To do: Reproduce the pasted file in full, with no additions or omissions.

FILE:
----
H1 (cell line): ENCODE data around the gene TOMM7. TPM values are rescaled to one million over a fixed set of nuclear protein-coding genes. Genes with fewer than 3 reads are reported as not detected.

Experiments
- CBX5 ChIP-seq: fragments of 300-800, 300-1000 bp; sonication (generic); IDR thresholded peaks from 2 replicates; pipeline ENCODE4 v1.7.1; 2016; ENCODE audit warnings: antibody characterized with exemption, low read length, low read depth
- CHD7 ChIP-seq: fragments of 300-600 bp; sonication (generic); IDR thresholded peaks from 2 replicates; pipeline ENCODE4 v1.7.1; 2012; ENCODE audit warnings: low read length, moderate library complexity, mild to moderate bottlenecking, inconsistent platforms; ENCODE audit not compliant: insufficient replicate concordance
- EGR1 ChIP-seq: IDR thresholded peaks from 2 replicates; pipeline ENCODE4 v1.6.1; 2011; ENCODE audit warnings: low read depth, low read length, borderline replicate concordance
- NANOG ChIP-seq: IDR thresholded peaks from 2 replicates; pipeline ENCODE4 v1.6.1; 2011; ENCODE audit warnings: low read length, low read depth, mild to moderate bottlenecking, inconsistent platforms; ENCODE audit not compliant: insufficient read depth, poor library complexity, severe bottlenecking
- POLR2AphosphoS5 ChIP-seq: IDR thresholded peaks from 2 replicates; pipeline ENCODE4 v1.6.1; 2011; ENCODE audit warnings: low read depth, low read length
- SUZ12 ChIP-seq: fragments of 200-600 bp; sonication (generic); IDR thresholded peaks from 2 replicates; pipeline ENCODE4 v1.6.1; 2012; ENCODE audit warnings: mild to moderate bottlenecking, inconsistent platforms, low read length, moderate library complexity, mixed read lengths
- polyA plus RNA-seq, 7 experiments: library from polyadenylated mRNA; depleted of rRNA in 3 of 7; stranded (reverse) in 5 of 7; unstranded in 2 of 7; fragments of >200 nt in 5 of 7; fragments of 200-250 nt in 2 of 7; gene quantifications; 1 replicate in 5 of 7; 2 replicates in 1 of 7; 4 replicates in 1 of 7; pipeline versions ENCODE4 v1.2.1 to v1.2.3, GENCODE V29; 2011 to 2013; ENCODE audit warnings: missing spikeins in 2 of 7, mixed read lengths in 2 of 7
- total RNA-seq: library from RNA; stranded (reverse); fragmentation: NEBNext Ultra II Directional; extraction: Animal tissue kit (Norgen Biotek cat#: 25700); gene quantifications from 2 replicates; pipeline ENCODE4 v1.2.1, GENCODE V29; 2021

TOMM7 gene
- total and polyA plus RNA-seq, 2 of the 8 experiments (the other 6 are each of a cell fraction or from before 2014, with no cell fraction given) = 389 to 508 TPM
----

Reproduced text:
H1 (cell line): ENCODE data around the gene TOMM7. TPM values are rescaled to one million over a fixed set of nuclear protein-coding genes. Genes with fewer than 3 reads are reported as not detected.

Experiments
- CBX5 ChIP-seq: fragments of 300-800, 300-1000 bp; sonication (generic); IDR thresholded peaks from 2 replicates; pipeline ENCODE4 v1.7.1; 2016; ENCODE audit warnings: antibody characterized with exemption, low read length, low read depth
- CHD7 ChIP-seq: fragments of 300-600 bp; sonication (generic); IDR thresholded peaks from 2 replicates; pipeline ENCODE4 v1.7.1; 2012; ENCODE audit warnings: low read length, moderate library complexity, mild to moderate bottlenecking, inconsistent platforms; ENCODE audit not compliant: insufficient replicate concordance
- EGR1 ChIP-seq: IDR thresholded peaks from 2 replicates; pipeline ENCODE4 v1.6.1; 2011; ENCODE audit warnings: low read depth, low read length, borderline replicate concordance
- NANOG ChIP-seq: IDR thresholded peaks from 2 replicates; pipeline ENCODE4 v1.6.1; 2011; ENCODE audit warnings: low read length, low read depth, mild to moderate bottlenecking, inconsistent platforms; ENCODE audit not compliant: insufficient read depth, poor library complexity, severe bottlenecking
- POLR2AphosphoS5 ChIP-seq: IDR thresholded peaks from 2 replicates; pipeline ENCODE4 v1.6.1; 2011; ENCODE audit warnings: low read depth, low read length
- SUZ12 ChIP-seq: fragments of 200-600 bp; sonication (generic); IDR thresholded peaks from 2 replicates; pipeline ENCODE4 v1.6.1; 2012; ENCODE audit warnings: mild to moderate bottlenecking, inconsistent platforms, low read length, moderate library complexity, mixed read lengths
- polyA plus RNA-seq, 7 experiments: library from polyadenylated mRNA; depleted of rRNA in 3 of 7; stranded (reverse) in 5 of 7; unstranded in 2 of 7; fragments of >200 nt in 5 of 7; fragments of 200-250 nt in 2 of 7; gene quantifications; 1 replicate in 5 of 7; 2 replicates in 1 of 7; 4 replicates in 1 of 7; pipeline versions ENCODE4 v1.2.1 to v1.2.3, GENCODE V29; 2011 to 2013; ENCODE audit warnings: missing spikeins in 2 of 7, mixed read lengths in 2 of 7
- total RNA-seq: library from RNA; stranded (reverse); fragmentation: NEBNext Ultra II Directional; extraction: Animal tissue kit (Norgen Biotek cat#: 25700); gene quantifications from 2 replicates; pipeline ENCODE4 v1.2.1, GENCODE V29; 2021

TOMM7 gene
- total and polyA plus RNA-seq, 2 of the 8 experiments (the other 6 are each of a cell fraction or from before 2014, with no cell fraction given) = 389 to 508 TPM